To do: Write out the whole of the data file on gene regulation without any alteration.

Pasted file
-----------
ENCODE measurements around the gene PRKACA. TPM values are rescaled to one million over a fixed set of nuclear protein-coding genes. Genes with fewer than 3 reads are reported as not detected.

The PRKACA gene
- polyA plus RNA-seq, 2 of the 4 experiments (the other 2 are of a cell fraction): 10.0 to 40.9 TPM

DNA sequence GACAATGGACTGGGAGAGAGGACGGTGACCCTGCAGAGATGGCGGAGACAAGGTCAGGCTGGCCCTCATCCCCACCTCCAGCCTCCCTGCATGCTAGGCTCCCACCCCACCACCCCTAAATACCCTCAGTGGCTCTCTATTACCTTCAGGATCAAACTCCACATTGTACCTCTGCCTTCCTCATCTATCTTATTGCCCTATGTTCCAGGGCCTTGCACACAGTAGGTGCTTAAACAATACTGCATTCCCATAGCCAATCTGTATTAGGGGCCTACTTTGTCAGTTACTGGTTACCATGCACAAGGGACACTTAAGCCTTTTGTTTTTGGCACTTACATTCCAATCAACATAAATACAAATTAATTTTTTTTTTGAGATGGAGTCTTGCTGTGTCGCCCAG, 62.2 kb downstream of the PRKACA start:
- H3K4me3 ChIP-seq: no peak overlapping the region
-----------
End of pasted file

ENCODE measurements around the gene PRKACA. TPM values are rescaled to one million over a fixed set of nuclear protein-coding genes. Genes with fewer than 3 reads are reported as not detected.

The PRKACA gene
- polyA plus RNA-seq, 2 of the 4 experiments (the other 2 are of a cell fraction): 10.0 to 40.9 TPM

DNA sequence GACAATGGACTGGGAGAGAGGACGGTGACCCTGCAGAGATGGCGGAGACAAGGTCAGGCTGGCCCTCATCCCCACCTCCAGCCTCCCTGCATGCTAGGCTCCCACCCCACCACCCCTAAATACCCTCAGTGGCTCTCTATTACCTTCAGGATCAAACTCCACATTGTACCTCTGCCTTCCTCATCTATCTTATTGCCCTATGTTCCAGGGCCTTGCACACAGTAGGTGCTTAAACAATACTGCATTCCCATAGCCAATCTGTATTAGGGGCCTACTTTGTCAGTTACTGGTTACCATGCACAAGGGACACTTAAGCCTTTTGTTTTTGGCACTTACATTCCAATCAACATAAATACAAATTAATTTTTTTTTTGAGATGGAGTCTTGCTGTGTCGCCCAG, 62.2 kb downstream of the PRKACA start:
- H3K4me3 ChIP-seq: no peak overlapping the region